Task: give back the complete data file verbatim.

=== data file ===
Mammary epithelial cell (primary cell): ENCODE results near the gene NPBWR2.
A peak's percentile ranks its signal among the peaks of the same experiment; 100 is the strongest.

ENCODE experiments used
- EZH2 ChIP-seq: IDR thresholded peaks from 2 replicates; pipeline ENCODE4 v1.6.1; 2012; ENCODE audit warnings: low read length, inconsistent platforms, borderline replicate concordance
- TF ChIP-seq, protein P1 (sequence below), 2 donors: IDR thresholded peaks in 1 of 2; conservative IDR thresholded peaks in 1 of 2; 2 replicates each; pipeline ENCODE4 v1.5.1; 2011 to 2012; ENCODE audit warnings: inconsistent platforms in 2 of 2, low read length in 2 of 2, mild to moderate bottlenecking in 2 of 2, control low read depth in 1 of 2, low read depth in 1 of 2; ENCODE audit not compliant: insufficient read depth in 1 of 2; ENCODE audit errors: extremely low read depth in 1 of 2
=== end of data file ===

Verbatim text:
Mammary epithelial cell (primary cell): ENCODE results near the gene NPBWR2.
A peak's percentile ranks its signal among the peaks of the same experiment; 100 is the strongest.

ENCODE experiments used
- EZH2 ChIP-seq: IDR thresholded peaks from 2 replicates; pipeline ENCODE4 v1.6.1; 2012; ENCODE audit warnings: low read length, inconsistent platforms, borderline replicate concordance
- TF ChIP-seq, protein P1 (sequence below), 2 donors: IDR thresholded peaks in 1 of 2; conservative IDR thresholded peaks in 1 of 2; 2 replicates each; pipeline ENCODE4 v1.5.1; 2011 to 2012; ENCODE audit warnings: inconsistent platforms in 2 of 2, low read length in 2 of 2, mild to moderate bottlenecking in 2 of 2, control low read depth in 1 of 2, low read depth in 1 of 2; ENCODE audit not compliant: insufficient read depth in 1 of 2; ENCODE audit errors: extremely low read depth in 1 of 2